How AI can live up to expectations: part 2

Main visual : How AI can live up to expectations: part 2

We’ve all had the sensation of feeling underwhelmed when we’ve set our expectations too high. Certainly, the opposite is also true: some of the most enjoyable films, concerts and parties I can recall were when my anticipations were at their most realistic.

In my previous blog we looked at how to get AI projects underway so they stand a realistic chance of meeting expectations. As a starting point, we looked at how to ensure the project is focused on something everyone agrees is valuable.

Time to value: how can you make AI pay back faster?

A justifiable expectation of value is just the starting point. The time it takes to unlock value is equally important in your decision-making. We hear would-be AI adopters don’t want to get trapped in a seemingly endless series of pilots – eating up time, money, and management attention.  Fortunately, to accelerate the velocity of change, there are five powerful gear changes available:

  1. First gear is a solutions approach where novelty is de-emphasized, and reliable results are foregrounded. Rather than generic, DIY AI platforms, focus on ready-made solutions for vertical markets using pretrained models.
  2. Shifting up into second, there are proven process-centric approaches you can leverage to ideation, as well as to designing, building, deploying, and managing innovative solutions. Adopting the best examples will save you considerable time, as will co-creation methodologies that recognize customers’ domain expertise, place their business at the center of the focus, and ensure market relevance with the ability to scale rapidly and benefit from additional markets.
  3. Into third now, and partner evaluation should include whether AI solutions, tools, knowledge, and techniques are being shared globally in a process of ‘continuous enhancement’, enabling faster adoption and integration of technology and technical know-how to address business challenges and deliver positive outcomes.
  4. Fourth gear brings more reliable, faster and deeper integration of the AI solution into what already exists. Without integration into wider business operations, AI will never deliver its full potential. A study commissioned by Fujitsu and conducted by Forrester Consulting1 uncovered integration as the most pressing AI data-related issue facing business leaders in the next 12 months.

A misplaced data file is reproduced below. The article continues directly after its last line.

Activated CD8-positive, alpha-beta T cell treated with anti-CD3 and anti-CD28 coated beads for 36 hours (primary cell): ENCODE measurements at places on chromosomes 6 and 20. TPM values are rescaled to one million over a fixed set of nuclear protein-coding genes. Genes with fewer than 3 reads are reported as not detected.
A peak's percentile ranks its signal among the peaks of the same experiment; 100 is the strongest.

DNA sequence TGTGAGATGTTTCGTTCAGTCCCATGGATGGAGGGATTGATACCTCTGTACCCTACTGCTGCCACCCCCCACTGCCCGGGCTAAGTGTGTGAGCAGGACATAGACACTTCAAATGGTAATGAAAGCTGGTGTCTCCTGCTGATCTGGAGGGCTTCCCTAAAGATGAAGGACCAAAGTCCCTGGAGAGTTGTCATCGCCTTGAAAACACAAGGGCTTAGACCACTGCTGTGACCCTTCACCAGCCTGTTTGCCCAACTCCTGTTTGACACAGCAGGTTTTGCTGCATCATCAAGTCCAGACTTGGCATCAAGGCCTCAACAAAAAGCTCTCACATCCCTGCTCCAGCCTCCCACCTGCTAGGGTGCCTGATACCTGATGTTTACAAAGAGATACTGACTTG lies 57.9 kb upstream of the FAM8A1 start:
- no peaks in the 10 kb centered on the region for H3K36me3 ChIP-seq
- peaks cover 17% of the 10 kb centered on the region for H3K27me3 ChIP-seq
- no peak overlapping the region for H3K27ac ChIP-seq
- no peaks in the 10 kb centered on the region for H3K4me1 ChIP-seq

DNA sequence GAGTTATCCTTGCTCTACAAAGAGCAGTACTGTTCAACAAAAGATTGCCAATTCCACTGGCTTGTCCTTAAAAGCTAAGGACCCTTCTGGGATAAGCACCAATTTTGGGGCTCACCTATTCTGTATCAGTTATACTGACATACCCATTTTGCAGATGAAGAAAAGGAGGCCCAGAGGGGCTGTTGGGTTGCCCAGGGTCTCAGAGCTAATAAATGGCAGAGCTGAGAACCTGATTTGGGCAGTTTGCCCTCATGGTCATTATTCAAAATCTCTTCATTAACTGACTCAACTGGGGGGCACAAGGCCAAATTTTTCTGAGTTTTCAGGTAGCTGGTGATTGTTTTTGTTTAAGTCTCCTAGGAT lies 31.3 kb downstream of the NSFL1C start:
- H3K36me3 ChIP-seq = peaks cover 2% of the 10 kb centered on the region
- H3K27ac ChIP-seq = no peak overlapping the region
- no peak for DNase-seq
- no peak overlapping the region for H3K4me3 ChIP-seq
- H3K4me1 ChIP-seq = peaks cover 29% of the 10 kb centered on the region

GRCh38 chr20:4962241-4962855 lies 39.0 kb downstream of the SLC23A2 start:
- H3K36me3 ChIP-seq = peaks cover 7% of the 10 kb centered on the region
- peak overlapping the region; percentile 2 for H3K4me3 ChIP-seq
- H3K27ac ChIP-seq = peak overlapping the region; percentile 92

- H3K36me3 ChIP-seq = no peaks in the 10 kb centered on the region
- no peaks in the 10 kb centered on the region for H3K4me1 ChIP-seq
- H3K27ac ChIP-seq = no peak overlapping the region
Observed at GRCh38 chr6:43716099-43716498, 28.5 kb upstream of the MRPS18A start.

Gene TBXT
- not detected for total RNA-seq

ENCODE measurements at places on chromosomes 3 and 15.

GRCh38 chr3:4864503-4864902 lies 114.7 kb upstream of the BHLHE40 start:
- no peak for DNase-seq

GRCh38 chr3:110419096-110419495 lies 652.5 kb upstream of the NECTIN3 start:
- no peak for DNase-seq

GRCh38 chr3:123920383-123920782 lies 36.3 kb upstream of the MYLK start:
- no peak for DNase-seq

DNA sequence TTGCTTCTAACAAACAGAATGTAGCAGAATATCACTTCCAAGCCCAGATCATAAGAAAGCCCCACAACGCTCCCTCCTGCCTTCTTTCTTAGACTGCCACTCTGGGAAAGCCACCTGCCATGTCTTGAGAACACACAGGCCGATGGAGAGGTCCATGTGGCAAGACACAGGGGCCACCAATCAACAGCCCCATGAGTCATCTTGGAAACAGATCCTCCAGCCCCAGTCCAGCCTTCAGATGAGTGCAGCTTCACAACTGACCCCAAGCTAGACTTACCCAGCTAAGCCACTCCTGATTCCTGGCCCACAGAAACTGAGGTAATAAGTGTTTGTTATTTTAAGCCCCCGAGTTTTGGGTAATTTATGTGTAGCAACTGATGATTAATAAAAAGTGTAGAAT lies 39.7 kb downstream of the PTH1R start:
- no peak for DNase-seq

5. Reaching for fifth gear involves making AI more powerful and intelligent through non-experimental improvements to the technology stack that provide more speed and more complexity. This can mean special purpose hardware. It can also mean reliable access to converging technologies that are now ready for prime-time and which can boost AI performance to even higher levels. Examples include distributed ledger technology to automate complex ecosystem transactions and algorithms that work with AI to optimize entire business processes.

Trust: how do we make AI explainable?

When Forrester Consulting asked global business decision-makers, it found the majority agreed there was a pressing need for ethical AI – you could also call this ‘trustworthy’ AI. More than four-in-five executives interviewed (83%) believe it’s important or critically important to create systems that are ethical, understandable, and legally compliant. A similar number (81%) feel the same way about transparent, explainable, and provable AI models, with just under three-quarters (73%) recognizing the need to test for bias in data, models, and human use of algorithms.

The lack of clarity around AI is worsened by the black box model. Data goes in, and a decision comes out, but the system can’t explain how it reached its answer. Therefore, how is it possible to trust AI, when you can’t explain the basis on which it made its decisions?